Tuesday, October 29, 2013

Two Headed Lion English Bitter & Tasting Session

An, almost proper pint



I've never brewed a traditional English Bitter.  The more I think about it, the more I'm upset I get.  It's no secrete that I love hops, but a well made English example could be rich in hop flavors and aroma.  Maybe it's because a English Bitter isn't a popular style in America?  Whatever the reason, I've really missed out on not brewing one because this one is fantastic. 

Aroma:  Hints of yeast and a breadiness that I can't pinpoint.  The more I smell, the more this beer smells like beer, just good plain old fashioned beer.  I feel like this is not the best quality to proclaim, but I mean this in all the best ways. I feel like I should be sitting in England drinking this.

Appearance:  A golden haze that stays in suspension, topped by a small resilient head, reminiscent of a English Ale planted firmly on top of the glass. I was hoping it would clear, but without any finings this hope is quickly fading.  I do really like the thin everlasting head on this beer.  It really portrays an English feel to it. 


Flavor:  Hoppy without being so, the flavors start off as bready and full bodied, ending in a bang of sorts.  Not hop driven, just finishing so sharply from the yeast .  This yeast add such a noticeable addition to the beer it's almost unfair.  The flavors all add up to the smell of warm bread in the oven.  I really don't know how else to describe them.  Getting no off flavors, the beer is so quaffable, it's hard to describe.

Mouthfeel: The level of carbonation gives this beer a bitter bite that rides the line with an American Pale ale.  Yet you know it never could be one, given the flavor differences. 

Overall Impression:  I am very impressed with this beer.  It's a show stopper,  but not in a typical way, it's not flashy or gimmicky.  It's just good.  Honestly, it might be the best example of a  "True Style" recipe that I've had the pleasure of brewing.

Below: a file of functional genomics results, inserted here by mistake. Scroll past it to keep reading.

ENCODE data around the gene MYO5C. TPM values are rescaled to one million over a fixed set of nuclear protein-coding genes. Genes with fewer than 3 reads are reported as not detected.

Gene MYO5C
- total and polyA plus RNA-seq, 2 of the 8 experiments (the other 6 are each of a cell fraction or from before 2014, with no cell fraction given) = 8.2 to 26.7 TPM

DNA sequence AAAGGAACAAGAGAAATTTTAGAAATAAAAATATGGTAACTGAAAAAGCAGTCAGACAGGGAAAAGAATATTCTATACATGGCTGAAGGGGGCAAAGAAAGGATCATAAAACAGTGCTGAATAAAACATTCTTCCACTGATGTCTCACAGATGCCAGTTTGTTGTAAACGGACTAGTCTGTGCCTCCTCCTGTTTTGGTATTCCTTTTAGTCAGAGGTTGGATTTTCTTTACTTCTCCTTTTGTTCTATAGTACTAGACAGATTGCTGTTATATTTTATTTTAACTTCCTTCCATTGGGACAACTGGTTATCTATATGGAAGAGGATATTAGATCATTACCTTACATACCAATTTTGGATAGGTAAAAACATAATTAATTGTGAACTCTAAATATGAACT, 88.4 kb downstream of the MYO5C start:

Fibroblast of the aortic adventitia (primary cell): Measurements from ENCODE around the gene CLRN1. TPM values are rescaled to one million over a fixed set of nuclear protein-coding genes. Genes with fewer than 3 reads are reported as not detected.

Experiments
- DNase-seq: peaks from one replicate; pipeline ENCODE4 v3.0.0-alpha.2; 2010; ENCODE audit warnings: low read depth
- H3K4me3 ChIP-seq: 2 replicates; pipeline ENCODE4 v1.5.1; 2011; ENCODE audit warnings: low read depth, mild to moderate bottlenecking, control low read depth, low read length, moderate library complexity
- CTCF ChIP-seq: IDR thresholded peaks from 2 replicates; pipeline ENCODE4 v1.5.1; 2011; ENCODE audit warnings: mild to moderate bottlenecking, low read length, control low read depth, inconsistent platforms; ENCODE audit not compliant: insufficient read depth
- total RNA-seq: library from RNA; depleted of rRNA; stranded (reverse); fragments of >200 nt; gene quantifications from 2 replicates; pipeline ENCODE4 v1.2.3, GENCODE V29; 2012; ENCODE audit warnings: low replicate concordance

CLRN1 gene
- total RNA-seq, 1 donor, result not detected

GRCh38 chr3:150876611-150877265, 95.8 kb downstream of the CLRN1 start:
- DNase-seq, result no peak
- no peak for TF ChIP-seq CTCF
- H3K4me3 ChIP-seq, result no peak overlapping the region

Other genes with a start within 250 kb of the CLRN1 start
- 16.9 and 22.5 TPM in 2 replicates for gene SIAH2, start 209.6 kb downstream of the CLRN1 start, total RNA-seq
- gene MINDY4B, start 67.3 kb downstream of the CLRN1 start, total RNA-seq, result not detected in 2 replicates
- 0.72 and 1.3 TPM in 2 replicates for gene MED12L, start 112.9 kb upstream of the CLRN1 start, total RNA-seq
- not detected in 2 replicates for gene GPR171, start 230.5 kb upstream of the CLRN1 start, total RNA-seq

Brewing Timeline/Notes:  This beer was brewed Aug 16, 2013 and quickly drank before this even posted.  At only 3.8% this was a great drinking beer, which have a special place in my heart. 


 
Two Headed Lion
Special/Best/Premium Bitter
Type: All Grain Date: 8/16/2013
Batch Size (fermenter): 5.50 gal Brewer: Chris Lewis
Boil Size: 6.34 gal Asst Brewer:
Boil Time: 60 min Equipment: Lewys Tower
End of Boil Volume 5.72 gal Brewhouse Efficiency: 72.00 %
Final Bottling Volume: 5.50 gal Est Mash Efficiency 72.0 %
Fermentation: Ale Taste Rating(out of 50): 39.0
Taste Notes:  Posted Above
Ingredients
Ingredients
Amt Name Type # %/IBU
7 lbs Pale Malt (2 Row) UK (3.0 SRM) Grain 1 79.1 %
1 lbs Vienna Malt (3.5 SRM) Grain 2 11.3 %
9.6 oz Caramel/Crystal Malt - 40L (40.0 SRM) Grain 3 6.8 %
4.0 oz Caramel/Crystal Malt -120L (120.0 SRM) Grain 4 2.8 %
1.50 oz Willamette [5.50 %] - Boil 60.0 min Hop 5 32.2 IBUs
1.10 Items Whirlfloc Tablet (Boil 15.0 mins) Fining 6 -
1.10 oz Willamette [5.50 %] - Aroma Steep 5.0 min Hop 7 0.0 IBUs
1.0 pkg Bedford British Ale (White Labs #WLP006) [35.49 ml] Yeast 8 -